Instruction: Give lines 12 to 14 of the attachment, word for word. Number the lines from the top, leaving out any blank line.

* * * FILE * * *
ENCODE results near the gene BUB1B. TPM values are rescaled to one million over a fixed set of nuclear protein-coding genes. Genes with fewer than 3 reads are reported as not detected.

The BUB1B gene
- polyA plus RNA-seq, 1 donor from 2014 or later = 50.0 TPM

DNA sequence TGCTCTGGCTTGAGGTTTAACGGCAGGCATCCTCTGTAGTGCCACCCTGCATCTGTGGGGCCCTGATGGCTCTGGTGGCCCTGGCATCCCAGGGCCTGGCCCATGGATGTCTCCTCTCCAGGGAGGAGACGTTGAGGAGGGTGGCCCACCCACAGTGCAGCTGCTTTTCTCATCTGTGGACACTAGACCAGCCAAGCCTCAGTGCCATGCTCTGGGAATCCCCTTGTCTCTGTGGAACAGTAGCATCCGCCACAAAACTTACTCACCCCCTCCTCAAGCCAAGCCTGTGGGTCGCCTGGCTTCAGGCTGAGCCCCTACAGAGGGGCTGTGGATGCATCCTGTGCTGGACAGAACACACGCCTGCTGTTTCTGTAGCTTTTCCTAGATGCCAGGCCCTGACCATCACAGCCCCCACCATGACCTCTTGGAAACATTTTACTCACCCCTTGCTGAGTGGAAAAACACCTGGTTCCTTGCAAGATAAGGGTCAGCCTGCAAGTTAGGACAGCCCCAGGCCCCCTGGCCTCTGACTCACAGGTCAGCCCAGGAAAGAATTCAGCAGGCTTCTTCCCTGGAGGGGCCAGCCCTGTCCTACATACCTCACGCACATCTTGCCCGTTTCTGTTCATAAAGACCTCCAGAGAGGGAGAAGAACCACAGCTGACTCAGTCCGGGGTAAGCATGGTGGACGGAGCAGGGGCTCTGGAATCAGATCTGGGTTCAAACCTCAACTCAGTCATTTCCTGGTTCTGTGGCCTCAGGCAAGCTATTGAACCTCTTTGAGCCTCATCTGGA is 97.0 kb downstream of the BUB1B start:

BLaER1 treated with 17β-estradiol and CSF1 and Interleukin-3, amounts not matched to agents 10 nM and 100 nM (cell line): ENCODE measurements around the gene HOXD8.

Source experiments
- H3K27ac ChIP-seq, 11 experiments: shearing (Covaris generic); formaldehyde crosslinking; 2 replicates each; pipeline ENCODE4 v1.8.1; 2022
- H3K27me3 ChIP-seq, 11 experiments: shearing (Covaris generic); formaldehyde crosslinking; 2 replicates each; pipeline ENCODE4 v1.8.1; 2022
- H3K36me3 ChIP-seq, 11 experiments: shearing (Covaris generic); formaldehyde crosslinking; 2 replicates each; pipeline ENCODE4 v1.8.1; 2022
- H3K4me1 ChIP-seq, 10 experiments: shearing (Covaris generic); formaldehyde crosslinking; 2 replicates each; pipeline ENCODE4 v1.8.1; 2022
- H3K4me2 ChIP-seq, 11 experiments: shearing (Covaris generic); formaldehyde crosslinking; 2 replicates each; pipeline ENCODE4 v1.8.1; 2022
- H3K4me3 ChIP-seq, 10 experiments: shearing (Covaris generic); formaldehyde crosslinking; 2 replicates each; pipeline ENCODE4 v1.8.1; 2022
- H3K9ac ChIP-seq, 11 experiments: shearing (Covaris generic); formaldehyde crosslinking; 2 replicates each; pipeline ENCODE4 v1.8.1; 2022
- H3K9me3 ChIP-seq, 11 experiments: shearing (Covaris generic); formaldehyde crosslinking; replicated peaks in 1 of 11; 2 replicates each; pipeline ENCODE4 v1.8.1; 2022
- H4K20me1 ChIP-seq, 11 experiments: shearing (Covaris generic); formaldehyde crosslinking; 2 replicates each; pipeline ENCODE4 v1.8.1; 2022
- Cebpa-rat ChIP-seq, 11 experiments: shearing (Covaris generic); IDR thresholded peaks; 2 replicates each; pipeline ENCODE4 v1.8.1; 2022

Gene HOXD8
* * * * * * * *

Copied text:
- H3K4me3 ChIP-seq, 10 experiments: shearing (Covaris generic); formaldehyde crosslinking; 2 replicates each; pipeline ENCODE4 v1.8.1; 2022
- H3K9ac ChIP-seq, 11 experiments: shearing (Covaris generic); formaldehyde crosslinking; 2 replicates each; pipeline ENCODE4 v1.8.1; 2022
- H3K9me3 ChIP-seq, 11 experiments: shearing (Covaris generic); formaldehyde crosslinking; replicated peaks in 1 of 11; 2 replicates each; pipeline ENCODE4 v1.8.1; 2022